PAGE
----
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Beschreibung des Verlags
Professionally converted for accurate flowing-text e-book format reproduction, this unique staff report for the Senate Foreign Relations Committee examines the factors that could motivate states of the Middle East to acquire nuclear weapons.
Chapter 1 - Introduction * Chapter 2 - Historical Lessons on Nuclear ''Roll Forward'' and "Rollback" * Chapter 3 - Saudi Arabia * The Worst Case Scenario . * Saudi Perceptions of Iran and the Iranian Nuclear Program * The Saudi Nuclear Energy Program * Will the Saudi Seek a Nuclear Weapon? * Policy Considerations * Chapter 4 - Egypt * Egypt's Nuclear Power Program: Past and Present . * Egypt and Iran * Egypt and Nuclear Weapons * The Two Wild Cards * Policy Considerations * Chapter 5 - Turkey * Major Irritants in the United States-Turkey Relationship * Turkey and NATO * Turkey and Nuclear Weapons * Policy Considerations * Appendix 1: Status of Relevant Nuclear Agreements
U.S. decision-makers must seek to understand the regional dynamics that would accompany an Iranian acquisition of nuclear weapons and be ready to implement policies to prevent a bad situation from becoming worse. An Iranian acquisition of a nuclear weapon or a nuclear weapons capability would dramatically shift the balance of power among Iran and its three most powerful neighbors-Saudi Arabia, Egypt, and Turkey. This shift in the balance of power could spark a regional nuclear arms race as Iran's neighbors seek to redress the new power imbalance. This raises important questions: How are these three countries currently responding to the Iranian nuclear program? How would Riyadh, Cairo, and Ankara respond if Tehran were to cross the nuclear threshold and acquire nuclear weapons? Would they pursue nuclear weapons of their own? What factors would influence their decisions? What can the U.S. do now and over the coming years to discourage these countries from pursuing a nuclear weapon of their own?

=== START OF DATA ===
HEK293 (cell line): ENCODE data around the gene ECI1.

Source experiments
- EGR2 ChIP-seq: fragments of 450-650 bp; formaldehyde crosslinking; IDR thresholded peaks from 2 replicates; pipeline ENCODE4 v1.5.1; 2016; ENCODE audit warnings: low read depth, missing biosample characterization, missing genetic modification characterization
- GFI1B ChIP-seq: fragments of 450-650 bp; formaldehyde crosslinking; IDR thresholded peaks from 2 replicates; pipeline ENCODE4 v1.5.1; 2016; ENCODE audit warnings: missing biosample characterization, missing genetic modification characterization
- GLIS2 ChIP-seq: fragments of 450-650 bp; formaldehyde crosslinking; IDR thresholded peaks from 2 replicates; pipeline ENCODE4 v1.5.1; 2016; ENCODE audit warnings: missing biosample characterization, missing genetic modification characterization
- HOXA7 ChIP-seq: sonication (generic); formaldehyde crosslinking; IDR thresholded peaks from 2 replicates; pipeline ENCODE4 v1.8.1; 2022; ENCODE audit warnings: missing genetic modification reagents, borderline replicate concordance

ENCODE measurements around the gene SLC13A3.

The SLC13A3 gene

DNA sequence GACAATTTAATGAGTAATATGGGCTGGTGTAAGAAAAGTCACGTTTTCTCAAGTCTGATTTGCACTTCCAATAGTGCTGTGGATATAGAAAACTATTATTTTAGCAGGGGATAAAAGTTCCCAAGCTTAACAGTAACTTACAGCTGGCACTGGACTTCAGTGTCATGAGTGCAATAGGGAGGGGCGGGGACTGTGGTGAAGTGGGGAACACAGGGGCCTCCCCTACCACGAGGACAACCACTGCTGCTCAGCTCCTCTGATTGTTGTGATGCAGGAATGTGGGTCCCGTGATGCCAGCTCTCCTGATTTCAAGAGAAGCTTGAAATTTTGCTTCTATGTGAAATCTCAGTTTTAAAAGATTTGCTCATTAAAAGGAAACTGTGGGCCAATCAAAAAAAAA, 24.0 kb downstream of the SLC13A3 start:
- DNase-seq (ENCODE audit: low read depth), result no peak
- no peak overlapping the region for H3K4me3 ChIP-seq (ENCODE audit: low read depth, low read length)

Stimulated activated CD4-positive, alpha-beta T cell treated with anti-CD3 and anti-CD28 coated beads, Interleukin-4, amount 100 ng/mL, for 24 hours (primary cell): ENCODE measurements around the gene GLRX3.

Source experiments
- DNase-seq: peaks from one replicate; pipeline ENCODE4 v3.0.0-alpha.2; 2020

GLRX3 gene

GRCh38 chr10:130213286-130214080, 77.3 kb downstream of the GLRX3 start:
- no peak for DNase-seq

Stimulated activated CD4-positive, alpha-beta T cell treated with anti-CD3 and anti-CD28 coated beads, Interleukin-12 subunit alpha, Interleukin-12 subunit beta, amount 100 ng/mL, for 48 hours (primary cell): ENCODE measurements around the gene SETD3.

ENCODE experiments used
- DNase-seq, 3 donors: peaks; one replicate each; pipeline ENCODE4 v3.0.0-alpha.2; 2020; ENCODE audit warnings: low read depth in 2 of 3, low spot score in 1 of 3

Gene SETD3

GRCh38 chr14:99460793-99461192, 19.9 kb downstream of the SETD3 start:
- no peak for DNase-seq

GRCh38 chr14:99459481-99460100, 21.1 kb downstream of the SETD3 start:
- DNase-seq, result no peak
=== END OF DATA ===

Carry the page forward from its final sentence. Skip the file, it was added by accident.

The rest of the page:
Chapters 3, 4, and 5 contain staff's findings related to these questions. Each chapter touches on the respective country's relationship with Iran and the United States, identifies the incentives and disincentives that would influence the state's response to a nuclear-armed Iran, and provides policy considerations that would reduce the chances the state would respond by pursuing nuclear weapons. Based on 5 months of research and interviews with hundreds of officials and scholars in the United States and seven Middle Eastern countries, this report comes to the following conclusions for Saudi Arabia, Egypt, and Turkey.